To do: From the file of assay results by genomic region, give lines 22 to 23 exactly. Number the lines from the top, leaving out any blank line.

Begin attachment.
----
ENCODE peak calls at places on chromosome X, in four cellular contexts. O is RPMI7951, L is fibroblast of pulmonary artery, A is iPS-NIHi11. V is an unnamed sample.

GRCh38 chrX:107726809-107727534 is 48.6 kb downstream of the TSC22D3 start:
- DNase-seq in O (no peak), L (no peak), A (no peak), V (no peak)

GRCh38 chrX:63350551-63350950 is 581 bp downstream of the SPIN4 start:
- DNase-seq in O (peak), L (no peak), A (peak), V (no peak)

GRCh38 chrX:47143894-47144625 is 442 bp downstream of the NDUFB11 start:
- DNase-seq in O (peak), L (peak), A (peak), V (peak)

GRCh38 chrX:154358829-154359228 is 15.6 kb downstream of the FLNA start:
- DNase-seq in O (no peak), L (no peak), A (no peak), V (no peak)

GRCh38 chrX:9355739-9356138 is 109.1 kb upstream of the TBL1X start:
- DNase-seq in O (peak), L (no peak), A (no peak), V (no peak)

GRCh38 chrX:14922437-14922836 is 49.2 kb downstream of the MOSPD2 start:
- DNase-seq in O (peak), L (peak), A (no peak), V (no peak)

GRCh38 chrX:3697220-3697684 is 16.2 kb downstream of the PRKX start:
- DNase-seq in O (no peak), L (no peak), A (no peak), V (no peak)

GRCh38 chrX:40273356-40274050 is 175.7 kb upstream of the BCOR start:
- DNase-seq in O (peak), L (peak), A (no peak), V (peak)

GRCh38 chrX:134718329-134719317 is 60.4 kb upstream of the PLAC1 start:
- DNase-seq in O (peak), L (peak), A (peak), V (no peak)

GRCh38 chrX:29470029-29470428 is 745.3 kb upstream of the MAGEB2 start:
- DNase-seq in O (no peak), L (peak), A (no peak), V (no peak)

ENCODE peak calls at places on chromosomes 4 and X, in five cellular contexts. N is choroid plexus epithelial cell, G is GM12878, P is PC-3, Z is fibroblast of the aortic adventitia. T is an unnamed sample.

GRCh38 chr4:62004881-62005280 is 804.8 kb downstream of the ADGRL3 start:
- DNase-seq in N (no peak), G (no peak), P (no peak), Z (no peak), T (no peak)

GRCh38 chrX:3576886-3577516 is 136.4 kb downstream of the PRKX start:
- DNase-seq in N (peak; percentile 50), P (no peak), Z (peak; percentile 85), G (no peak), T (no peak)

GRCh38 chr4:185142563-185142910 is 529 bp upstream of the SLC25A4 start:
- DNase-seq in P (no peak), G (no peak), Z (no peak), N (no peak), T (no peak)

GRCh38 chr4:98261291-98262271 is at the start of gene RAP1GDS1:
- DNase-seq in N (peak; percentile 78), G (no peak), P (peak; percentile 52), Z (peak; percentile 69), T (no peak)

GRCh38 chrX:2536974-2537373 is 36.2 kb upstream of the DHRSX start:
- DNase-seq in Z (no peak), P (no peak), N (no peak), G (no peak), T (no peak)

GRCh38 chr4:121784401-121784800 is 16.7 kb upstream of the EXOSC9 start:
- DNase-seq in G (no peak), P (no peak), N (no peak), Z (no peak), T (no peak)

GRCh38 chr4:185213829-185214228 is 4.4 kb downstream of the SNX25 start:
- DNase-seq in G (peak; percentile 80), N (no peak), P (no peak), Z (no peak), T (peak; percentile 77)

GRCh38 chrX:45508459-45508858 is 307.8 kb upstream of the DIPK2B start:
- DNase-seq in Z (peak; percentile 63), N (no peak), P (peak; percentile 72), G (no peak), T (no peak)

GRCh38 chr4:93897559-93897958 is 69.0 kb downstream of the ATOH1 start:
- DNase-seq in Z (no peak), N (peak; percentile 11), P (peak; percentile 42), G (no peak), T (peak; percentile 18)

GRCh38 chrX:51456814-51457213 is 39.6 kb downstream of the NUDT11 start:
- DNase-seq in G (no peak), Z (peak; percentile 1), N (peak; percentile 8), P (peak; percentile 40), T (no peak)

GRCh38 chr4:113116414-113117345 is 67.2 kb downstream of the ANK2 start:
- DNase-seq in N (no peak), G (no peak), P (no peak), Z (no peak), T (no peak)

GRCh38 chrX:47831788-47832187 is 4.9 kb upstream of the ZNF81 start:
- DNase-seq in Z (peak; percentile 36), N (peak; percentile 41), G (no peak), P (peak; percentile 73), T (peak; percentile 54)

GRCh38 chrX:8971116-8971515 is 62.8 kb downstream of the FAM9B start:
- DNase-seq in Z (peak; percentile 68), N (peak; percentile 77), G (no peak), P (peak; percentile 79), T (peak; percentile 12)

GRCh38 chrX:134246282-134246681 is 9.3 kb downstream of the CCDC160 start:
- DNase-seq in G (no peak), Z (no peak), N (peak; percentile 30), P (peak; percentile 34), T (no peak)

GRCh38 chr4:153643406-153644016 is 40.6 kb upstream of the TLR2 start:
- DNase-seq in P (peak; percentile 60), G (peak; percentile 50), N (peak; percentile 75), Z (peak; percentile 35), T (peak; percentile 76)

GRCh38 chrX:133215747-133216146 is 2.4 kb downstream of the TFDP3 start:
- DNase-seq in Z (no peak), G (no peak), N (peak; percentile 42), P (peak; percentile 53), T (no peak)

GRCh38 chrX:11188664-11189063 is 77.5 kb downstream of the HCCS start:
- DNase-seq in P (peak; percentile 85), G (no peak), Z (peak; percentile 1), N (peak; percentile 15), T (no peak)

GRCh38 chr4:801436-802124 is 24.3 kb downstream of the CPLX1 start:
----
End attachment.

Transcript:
ENCODE peak calls at places on chromosomes 4 and X, in five cellular contexts. N is choroid plexus epithelial cell, G is GM12878, P is PC-3, Z is fibroblast of the aortic adventitia. T is an unnamed sample.

GRCh38 chr4:62004881-62005280 is 804.8 kb downstream of the ADGRL3 start: